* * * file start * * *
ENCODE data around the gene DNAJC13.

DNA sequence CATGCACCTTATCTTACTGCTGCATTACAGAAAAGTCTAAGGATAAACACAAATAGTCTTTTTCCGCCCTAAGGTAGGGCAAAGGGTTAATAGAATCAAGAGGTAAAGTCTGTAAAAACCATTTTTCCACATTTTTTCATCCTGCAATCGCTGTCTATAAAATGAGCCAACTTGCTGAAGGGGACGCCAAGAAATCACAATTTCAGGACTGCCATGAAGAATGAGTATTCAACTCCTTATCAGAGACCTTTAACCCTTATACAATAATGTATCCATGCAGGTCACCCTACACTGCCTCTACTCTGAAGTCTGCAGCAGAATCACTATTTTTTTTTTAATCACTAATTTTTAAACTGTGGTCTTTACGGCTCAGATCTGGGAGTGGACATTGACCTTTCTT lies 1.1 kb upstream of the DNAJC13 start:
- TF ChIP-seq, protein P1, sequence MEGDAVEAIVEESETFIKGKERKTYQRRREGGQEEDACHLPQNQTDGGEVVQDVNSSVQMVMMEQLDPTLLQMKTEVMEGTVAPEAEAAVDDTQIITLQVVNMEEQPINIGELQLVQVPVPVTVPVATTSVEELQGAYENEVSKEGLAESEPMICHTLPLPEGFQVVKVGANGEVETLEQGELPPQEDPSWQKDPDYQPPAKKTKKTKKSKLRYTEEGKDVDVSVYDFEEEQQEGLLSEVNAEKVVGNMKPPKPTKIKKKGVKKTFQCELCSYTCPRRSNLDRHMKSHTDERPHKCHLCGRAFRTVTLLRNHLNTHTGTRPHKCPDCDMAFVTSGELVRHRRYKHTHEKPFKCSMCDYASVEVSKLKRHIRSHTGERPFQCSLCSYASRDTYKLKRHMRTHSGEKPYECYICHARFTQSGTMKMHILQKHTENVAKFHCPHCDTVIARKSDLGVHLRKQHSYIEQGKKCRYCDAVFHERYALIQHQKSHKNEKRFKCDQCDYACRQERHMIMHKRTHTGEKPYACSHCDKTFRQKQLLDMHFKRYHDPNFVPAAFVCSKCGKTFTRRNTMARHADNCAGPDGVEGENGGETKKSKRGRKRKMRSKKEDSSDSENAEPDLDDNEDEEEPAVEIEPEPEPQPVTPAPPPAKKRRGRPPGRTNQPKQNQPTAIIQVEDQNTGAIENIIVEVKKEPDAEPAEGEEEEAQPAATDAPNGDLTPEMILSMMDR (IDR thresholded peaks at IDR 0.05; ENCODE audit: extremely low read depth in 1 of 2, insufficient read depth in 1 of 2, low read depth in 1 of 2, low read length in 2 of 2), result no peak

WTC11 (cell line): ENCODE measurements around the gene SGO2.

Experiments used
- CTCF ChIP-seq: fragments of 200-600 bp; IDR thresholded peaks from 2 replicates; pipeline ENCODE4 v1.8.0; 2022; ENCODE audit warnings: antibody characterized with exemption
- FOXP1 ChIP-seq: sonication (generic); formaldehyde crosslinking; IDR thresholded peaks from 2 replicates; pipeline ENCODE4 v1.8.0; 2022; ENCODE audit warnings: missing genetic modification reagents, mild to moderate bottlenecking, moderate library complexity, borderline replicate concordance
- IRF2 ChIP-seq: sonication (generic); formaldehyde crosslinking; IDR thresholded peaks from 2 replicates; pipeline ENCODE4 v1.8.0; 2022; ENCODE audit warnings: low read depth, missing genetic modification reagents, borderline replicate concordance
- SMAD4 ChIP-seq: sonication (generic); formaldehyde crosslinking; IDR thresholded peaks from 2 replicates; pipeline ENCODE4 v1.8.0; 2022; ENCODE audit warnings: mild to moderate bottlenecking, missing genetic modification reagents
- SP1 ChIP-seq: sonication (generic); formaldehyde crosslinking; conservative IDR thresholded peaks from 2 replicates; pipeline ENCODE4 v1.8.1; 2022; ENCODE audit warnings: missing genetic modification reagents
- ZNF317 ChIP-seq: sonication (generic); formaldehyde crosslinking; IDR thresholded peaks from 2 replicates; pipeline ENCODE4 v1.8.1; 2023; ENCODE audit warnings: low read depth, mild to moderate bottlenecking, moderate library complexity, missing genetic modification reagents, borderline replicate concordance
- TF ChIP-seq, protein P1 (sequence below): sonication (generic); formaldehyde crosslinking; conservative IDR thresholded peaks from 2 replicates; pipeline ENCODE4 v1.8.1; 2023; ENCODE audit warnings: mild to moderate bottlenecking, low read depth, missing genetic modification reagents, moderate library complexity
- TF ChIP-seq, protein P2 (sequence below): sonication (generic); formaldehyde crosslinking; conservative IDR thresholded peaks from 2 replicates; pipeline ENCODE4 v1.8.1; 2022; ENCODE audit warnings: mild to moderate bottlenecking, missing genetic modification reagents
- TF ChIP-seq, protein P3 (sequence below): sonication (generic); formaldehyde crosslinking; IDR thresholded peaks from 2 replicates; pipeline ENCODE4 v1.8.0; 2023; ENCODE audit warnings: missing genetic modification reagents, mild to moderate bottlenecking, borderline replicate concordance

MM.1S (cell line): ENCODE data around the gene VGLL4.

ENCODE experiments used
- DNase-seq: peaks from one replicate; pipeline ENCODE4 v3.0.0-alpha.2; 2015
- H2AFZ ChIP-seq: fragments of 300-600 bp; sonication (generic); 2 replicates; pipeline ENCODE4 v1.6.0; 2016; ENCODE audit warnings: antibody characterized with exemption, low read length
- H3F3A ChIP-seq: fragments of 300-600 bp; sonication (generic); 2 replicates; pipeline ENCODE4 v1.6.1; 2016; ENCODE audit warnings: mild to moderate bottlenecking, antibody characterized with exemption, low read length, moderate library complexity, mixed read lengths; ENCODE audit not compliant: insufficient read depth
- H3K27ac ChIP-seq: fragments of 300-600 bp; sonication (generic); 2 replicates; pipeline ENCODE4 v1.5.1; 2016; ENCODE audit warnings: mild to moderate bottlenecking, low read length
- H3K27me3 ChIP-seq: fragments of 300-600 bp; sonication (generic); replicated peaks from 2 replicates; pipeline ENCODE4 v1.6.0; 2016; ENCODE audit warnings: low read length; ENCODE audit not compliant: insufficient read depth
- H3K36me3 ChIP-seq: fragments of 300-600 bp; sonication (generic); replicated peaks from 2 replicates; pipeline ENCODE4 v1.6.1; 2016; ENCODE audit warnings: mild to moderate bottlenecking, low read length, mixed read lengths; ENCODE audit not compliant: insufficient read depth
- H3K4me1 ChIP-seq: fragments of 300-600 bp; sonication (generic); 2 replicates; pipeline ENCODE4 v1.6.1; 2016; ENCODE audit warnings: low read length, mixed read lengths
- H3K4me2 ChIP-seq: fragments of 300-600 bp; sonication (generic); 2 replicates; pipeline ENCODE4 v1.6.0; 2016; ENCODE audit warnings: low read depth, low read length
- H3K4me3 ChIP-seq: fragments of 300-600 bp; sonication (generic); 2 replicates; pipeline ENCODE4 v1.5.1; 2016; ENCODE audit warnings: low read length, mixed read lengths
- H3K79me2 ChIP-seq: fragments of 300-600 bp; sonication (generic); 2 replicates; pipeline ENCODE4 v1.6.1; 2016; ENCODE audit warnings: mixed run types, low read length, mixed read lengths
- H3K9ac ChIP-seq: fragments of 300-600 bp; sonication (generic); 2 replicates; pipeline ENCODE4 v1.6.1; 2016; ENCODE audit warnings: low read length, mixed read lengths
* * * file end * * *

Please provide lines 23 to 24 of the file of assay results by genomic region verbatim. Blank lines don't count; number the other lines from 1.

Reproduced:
- H3K4me1 ChIP-seq: fragments of 300-600 bp; sonication (generic); 2 replicates; pipeline ENCODE4 v1.6.1; 2016; ENCODE audit warnings: low read length, mixed read lengths
- H3K4me2 ChIP-seq: fragments of 300-600 bp; sonication (generic); 2 replicates; pipeline ENCODE4 v1.6.0; 2016; ENCODE audit warnings: low read depth, low read length